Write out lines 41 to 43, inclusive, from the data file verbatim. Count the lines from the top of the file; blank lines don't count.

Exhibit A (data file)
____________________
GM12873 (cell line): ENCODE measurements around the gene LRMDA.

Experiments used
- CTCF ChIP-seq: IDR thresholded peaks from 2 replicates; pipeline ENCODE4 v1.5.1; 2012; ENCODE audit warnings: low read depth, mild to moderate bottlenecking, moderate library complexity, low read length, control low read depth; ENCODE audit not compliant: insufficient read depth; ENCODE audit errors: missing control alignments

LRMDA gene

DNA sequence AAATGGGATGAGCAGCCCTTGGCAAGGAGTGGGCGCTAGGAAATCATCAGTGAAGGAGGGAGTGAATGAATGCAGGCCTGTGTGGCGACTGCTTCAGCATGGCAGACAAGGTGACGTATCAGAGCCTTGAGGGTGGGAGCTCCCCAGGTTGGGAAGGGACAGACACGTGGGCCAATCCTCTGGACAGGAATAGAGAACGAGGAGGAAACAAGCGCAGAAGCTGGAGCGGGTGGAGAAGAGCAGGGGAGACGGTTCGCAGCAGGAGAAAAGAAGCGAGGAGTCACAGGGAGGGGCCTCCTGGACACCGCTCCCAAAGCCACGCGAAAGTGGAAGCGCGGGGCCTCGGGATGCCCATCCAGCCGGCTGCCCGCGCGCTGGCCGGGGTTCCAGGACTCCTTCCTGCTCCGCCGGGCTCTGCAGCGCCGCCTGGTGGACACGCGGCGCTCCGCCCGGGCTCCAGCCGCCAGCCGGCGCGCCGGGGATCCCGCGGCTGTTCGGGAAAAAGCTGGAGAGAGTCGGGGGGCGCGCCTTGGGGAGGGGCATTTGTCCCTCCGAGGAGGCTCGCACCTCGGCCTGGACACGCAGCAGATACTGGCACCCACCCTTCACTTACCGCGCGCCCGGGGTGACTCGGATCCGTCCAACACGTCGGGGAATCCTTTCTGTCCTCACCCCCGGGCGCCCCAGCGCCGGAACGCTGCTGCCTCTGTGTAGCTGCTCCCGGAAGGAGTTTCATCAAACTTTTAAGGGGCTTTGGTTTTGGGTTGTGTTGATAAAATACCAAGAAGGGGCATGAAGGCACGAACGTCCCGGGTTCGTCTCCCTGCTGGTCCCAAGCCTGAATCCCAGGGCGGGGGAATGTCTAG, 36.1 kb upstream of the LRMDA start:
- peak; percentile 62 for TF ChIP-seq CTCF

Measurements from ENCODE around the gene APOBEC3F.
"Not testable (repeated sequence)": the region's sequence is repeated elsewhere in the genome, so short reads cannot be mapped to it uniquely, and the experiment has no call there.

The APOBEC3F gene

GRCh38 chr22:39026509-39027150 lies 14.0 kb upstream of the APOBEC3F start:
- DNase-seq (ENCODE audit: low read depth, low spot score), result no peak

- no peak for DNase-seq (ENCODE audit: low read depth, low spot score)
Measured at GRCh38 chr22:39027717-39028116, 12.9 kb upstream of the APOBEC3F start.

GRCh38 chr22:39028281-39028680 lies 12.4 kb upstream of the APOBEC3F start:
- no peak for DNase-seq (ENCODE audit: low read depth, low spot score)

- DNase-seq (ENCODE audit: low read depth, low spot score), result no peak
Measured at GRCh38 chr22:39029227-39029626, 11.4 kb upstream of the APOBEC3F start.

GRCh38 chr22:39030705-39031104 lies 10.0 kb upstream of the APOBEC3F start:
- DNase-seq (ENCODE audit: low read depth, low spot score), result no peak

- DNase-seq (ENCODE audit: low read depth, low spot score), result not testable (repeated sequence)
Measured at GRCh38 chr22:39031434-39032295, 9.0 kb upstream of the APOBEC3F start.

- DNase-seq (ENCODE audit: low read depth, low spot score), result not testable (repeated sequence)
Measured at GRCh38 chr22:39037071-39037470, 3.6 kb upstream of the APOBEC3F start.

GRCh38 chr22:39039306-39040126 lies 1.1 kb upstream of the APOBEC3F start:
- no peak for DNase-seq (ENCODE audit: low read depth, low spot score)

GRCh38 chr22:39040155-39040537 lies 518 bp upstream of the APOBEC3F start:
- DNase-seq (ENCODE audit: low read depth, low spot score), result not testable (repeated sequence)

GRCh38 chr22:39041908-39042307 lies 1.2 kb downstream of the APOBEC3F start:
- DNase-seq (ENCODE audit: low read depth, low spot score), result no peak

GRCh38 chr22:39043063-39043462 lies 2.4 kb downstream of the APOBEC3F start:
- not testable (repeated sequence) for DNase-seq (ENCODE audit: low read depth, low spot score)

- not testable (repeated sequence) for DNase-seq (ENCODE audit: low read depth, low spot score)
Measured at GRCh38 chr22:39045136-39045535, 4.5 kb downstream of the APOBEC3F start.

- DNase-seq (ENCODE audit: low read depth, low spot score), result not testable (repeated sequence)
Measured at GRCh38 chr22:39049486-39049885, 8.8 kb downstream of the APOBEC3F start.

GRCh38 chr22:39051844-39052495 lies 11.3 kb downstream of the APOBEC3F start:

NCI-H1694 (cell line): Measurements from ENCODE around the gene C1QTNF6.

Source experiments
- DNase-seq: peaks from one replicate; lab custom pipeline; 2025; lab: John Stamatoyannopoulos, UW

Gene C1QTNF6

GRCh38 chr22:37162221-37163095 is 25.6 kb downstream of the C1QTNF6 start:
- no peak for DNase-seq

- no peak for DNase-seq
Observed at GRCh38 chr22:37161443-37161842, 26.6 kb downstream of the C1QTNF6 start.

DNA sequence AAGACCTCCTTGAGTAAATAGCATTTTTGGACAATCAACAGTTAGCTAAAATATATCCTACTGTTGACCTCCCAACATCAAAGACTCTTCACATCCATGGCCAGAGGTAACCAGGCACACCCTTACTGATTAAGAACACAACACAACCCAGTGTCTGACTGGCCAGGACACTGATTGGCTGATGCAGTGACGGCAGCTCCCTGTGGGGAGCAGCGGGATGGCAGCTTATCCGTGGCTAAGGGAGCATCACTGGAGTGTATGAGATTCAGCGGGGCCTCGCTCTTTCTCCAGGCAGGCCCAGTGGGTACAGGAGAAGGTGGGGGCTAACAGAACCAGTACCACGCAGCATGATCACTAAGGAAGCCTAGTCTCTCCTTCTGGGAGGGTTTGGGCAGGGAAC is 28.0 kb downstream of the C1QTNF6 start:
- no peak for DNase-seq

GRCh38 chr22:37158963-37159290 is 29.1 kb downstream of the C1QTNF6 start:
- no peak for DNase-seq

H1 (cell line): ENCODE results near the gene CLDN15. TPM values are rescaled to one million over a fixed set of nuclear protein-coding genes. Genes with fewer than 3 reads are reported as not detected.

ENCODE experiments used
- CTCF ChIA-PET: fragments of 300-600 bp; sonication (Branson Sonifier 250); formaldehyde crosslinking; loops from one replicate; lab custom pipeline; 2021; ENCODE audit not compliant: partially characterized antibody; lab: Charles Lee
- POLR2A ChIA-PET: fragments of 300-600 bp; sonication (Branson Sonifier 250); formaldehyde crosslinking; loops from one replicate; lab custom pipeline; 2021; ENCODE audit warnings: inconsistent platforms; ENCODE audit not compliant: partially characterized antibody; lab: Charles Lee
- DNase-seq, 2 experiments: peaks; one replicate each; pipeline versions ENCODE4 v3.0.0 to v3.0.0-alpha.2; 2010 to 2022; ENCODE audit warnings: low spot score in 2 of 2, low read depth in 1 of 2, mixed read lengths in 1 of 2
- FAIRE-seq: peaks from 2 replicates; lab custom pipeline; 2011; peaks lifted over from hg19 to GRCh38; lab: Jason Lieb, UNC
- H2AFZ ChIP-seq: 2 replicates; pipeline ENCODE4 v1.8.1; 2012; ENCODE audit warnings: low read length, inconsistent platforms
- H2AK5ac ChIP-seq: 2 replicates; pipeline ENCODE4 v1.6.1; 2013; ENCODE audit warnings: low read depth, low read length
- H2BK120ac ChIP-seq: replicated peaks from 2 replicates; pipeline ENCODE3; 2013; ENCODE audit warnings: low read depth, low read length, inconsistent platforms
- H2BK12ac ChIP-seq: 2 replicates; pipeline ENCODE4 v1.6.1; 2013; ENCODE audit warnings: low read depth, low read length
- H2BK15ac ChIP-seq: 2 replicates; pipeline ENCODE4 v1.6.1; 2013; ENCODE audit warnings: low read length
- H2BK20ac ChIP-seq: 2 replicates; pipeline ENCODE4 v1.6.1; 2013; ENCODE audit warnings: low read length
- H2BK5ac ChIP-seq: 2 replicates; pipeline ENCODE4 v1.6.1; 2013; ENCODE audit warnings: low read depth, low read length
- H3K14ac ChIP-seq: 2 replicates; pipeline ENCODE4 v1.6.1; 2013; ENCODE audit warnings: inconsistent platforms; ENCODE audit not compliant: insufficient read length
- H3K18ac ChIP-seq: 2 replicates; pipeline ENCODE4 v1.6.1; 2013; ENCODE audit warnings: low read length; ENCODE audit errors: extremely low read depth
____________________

GRCh38 chr22:37162221-37163095 is 25.6 kb downstream of the C1QTNF6 start:
- no peak for DNase-seq

- no peak for DNase-seq